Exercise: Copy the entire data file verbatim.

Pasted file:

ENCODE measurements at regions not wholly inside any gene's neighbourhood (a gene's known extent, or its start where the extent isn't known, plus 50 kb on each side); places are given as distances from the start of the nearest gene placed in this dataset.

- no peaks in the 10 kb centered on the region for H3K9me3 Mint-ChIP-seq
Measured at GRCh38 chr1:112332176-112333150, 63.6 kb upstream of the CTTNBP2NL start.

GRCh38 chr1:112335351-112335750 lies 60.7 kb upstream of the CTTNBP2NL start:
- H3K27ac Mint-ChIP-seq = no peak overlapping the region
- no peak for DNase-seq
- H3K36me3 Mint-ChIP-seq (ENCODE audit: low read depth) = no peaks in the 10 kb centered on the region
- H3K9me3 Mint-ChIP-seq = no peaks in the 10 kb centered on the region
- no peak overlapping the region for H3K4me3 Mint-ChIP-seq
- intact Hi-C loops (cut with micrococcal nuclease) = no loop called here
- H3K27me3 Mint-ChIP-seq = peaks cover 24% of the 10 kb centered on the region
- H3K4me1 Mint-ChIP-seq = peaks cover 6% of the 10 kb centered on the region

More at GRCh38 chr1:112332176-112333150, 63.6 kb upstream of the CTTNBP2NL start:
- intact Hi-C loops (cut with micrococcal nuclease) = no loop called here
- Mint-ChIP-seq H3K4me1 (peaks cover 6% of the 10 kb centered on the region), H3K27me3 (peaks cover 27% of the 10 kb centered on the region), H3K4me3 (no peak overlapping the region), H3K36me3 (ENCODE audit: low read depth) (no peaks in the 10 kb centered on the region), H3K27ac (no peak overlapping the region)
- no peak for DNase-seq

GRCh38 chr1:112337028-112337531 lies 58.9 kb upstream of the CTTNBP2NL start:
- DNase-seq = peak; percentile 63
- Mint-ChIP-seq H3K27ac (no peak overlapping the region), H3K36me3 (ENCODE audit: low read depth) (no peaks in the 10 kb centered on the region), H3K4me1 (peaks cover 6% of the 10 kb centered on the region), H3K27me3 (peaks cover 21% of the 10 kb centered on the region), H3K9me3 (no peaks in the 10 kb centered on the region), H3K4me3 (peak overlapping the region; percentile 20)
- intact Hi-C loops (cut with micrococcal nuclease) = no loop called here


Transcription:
ENCODE measurements at regions not wholly inside any gene's neighbourhood (a gene's known extent, or its start where the extent isn't known, plus 50 kb on each side); places are given as distances from the start of the nearest gene placed in this dataset.

- no peaks in the 10 kb centered on the region for H3K9me3 Mint-ChIP-seq
Measured at GRCh38 chr1:112332176-112333150, 63.6 kb upstream of the CTTNBP2NL start.

GRCh38 chr1:112335351-112335750 lies 60.7 kb upstream of the CTTNBP2NL start:
- H3K27ac Mint-ChIP-seq = no peak overlapping the region
- no peak for DNase-seq
- H3K36me3 Mint-ChIP-seq (ENCODE audit: low read depth) = no peaks in the 10 kb centered on the region
- H3K9me3 Mint-ChIP-seq = no peaks in the 10 kb centered on the region
- no peak overlapping the region for H3K4me3 Mint-ChIP-seq
- intact Hi-C loops (cut with micrococcal nuclease) = no loop called here
- H3K27me3 Mint-ChIP-seq = peaks cover 24% of the 10 kb centered on the region
- H3K4me1 Mint-ChIP-seq = peaks cover 6% of the 10 kb centered on the region

More at GRCh38 chr1:112332176-112333150, 63.6 kb upstream of the CTTNBP2NL start:
- intact Hi-C loops (cut with micrococcal nuclease) = no loop called here
- Mint-ChIP-seq H3K4me1 (peaks cover 6% of the 10 kb centered on the region), H3K27me3 (peaks cover 27% of the 10 kb centered on the region), H3K4me3 (no peak overlapping the region), H3K36me3 (ENCODE audit: low read depth) (no peaks in the 10 kb centered on the region), H3K27ac (no peak overlapping the region)
- no peak for DNase-seq

GRCh38 chr1:112337028-112337531 lies 58.9 kb upstream of the CTTNBP2NL start:
- DNase-seq = peak; percentile 63
- Mint-ChIP-seq H3K27ac (no peak overlapping the region), H3K36me3 (ENCODE audit: low read depth) (no peaks in the 10 kb centered on the region), H3K4me1 (peaks cover 6% of the 10 kb centered on the region), H3K27me3 (peaks cover 21% of the 10 kb centered on the region), H3K9me3 (no peaks in the 10 kb centered on the region), H3K4me3 (peak overlapping the region; percentile 20)
- intact Hi-C loops (cut with micrococcal nuclease) = no loop called here